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Hozier album captivates listeners

With a booming voice that captures you with its truthful tone and songs palpable with raw emotion, Hozier’s debut album is intoxicatingly simple.

The young Irish singer-songwriter burst onto the scene just days after the release of his viral music video for his song “Take Me To Church.”

The video, a controversial commentary on the brutality of Russian lesbian, gay, bisexual and transgender violence, shocked people and introduced the world to a passionate truth-seeker. The “Take Me To Church” video helped Hozier gain traction, but it’s his raw, sincere storytelling that kept him relevant and lead to the successful release of his self-titled debut album.

The album, a compilation of Hozier’s two successful EPs “Take Me To Church” and “From Eden,” is a soulful relief from the currently electro-pop dominated popular music scene. Subtle piano lines, brutal drums, haunting gospel-choir harmonies and moody guitar lines characterize the bluesy, folk nature of the album. The raw elements of the recording emulate a very personal, live sound, almost as if we’ve caught Hozier in the middle of garage band practice.

The music itself is melodically unassuming yet inherently catchy. The familiar influences of folk and blues draw upon southern gospel and motown roots in a uniquely Hozier sound that has the ability to speak harsh truths through an intimate atmosphere.

The real magic of album lies in the lyrics. Hozier weaves compelling commentary surrounding sexuality, love, religion and death into relatable stories with incredibly vivid imagery. His catchy hooks, while repetitive, hold such powerful convictions that somehow you don’t mind as he repeats them over and over because by the end of the song that’s exactly what you wanted him to do.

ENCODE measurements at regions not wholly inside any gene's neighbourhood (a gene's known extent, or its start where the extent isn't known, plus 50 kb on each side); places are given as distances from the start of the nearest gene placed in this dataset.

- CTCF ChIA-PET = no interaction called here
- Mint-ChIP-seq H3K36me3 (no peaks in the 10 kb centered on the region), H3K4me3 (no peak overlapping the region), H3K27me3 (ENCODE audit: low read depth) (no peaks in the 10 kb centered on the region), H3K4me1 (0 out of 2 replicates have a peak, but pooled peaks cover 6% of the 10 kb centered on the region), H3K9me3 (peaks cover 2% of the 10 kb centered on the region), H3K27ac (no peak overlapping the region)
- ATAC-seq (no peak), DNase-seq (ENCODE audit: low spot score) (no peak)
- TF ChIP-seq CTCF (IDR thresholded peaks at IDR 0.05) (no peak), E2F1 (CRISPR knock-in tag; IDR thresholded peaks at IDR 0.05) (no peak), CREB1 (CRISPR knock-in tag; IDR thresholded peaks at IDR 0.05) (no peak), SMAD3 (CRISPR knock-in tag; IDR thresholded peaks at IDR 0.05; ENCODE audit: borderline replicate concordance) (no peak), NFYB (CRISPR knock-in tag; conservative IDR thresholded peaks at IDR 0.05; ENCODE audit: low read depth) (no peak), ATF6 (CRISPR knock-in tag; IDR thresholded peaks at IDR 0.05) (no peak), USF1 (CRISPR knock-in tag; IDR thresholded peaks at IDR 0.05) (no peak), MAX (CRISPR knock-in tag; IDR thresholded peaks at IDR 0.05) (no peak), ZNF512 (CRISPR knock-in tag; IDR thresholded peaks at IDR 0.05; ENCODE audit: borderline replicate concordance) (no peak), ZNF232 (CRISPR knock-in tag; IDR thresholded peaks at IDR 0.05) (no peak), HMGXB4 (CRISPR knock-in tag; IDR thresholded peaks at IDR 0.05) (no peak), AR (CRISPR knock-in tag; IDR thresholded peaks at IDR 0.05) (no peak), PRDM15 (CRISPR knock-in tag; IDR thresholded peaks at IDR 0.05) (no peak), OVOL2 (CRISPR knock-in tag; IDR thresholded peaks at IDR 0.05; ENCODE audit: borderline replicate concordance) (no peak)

However, in some instances his lyrical brevity and chord progression can get lost in their own simplicity, such as with the song “It Will Come Back.” Then, for instance, in the song “In a Week,” the lyrical genius doesn’t match the chordal tones of the song, leaving the impact half-fulfilled and eerily incomplete.

Ultimately, Hozier’s album confesses a captivating tale that alternately questions and affirms human nature. As it flows from somber, folky gospel songs such as “Take Me To Church” and “Angel of Small Death and the Codeine Scene” to an upbeat, swinging “Jackie and Wilson” to a slower, R&B tune such as “Sedated,” the album takes you on a journey.

Truly, it’s a journey you won’t want to miss.

For Fans Of: Mumford & Sons, Imagine Dragons, Of Monsters and Men

Recommended Tracks: “Sedated,” “Work Song,” “Someone New”

This article was written by Haley Buske.

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